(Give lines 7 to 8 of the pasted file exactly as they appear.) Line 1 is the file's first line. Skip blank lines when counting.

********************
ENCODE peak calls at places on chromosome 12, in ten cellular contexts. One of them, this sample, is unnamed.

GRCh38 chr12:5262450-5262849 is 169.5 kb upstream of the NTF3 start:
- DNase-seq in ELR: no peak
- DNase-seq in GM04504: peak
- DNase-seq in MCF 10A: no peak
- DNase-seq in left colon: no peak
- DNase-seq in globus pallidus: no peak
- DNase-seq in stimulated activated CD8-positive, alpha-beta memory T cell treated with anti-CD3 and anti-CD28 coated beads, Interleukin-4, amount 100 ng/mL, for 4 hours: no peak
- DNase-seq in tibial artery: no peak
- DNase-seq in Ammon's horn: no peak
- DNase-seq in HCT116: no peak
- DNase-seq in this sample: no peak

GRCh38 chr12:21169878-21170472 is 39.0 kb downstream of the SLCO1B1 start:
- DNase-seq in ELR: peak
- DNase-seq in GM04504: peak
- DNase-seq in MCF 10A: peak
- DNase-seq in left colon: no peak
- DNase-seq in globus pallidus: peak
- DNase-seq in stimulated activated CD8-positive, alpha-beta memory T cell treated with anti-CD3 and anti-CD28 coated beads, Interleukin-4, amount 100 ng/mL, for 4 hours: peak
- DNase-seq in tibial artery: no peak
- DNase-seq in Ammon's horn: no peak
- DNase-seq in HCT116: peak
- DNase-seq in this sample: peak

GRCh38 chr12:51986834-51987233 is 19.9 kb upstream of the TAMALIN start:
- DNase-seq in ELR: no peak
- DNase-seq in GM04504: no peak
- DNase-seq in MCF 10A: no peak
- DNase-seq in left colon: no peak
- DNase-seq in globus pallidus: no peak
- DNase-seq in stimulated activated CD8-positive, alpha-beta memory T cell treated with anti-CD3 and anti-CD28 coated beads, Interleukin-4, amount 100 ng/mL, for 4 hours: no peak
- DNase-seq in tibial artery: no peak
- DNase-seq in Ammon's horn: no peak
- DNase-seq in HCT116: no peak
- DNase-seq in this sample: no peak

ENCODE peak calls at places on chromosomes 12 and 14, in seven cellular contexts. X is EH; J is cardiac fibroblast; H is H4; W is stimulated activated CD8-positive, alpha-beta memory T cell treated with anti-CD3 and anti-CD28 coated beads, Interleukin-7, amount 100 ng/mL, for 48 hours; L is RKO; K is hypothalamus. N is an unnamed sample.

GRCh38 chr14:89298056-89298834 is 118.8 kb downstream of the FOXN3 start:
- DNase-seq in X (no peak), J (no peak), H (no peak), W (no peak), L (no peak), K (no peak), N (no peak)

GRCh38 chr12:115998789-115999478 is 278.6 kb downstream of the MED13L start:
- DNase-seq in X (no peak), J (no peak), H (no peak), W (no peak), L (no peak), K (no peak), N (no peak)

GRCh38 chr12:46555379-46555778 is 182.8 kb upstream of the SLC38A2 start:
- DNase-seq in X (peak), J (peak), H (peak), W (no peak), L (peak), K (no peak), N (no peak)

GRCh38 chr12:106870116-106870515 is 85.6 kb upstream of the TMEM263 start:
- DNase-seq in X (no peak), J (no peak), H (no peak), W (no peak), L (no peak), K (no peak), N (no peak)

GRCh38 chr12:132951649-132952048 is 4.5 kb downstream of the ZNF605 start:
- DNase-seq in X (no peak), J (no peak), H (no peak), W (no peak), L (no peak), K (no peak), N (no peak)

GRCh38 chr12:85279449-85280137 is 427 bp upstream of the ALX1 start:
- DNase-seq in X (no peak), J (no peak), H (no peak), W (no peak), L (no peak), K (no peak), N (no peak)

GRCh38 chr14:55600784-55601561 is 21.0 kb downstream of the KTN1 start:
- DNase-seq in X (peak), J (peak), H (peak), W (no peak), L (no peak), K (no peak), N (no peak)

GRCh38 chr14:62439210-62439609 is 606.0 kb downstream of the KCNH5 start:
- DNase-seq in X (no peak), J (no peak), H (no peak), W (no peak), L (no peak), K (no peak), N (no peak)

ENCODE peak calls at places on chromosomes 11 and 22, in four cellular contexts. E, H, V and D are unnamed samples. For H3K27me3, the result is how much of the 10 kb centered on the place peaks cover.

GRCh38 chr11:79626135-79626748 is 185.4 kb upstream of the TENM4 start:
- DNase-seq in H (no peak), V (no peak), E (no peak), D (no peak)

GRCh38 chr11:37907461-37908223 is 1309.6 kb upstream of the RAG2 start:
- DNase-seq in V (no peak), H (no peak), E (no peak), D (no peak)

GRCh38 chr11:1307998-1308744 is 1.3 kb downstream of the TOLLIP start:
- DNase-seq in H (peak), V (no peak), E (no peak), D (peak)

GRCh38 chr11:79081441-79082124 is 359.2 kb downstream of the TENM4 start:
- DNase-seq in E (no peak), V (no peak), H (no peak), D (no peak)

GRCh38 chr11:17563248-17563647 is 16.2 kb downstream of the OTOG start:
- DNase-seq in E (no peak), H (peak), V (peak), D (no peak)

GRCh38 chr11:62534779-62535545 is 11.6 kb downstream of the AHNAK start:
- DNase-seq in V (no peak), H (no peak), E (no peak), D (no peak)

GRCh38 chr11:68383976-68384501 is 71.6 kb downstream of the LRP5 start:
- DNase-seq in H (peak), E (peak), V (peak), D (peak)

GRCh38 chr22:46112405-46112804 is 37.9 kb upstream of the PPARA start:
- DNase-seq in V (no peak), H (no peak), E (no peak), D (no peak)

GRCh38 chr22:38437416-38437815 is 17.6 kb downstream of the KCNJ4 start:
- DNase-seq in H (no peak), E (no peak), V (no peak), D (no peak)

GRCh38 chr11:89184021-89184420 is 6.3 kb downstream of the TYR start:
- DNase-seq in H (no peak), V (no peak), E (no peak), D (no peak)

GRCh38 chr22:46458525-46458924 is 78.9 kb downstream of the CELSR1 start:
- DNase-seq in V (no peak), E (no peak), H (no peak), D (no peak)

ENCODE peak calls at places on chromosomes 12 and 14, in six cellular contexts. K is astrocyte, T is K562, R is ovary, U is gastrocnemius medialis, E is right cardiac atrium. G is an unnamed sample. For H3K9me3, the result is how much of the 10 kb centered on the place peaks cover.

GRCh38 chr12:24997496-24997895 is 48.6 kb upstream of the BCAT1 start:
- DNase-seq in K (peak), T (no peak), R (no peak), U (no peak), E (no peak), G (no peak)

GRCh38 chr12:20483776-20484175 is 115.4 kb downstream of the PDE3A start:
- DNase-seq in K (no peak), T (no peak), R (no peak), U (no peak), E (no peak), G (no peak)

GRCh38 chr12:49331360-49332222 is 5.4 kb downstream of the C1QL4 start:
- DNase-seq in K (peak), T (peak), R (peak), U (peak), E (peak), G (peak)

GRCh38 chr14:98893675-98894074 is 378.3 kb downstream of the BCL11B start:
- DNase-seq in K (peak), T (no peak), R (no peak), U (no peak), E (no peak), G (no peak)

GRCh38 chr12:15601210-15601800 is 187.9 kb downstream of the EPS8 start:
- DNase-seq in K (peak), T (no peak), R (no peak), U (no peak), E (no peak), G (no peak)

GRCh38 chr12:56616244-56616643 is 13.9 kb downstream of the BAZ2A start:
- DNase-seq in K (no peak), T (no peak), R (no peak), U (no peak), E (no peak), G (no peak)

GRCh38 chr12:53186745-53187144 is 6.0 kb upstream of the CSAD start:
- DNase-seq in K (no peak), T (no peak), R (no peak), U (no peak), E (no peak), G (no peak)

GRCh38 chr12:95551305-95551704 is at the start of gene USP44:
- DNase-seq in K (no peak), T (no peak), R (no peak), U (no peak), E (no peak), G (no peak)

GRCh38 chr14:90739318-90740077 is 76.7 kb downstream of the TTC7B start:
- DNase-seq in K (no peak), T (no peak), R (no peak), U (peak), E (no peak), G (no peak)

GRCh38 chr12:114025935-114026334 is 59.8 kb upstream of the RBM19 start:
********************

- DNase-seq in globus pallidus: no peak
- DNase-seq in stimulated activated CD8-positive, alpha-beta memory T cell treated with anti-CD3 and anti-CD28 coated beads, Interleukin-4, amount 100 ng/mL, for 4 hours: no peak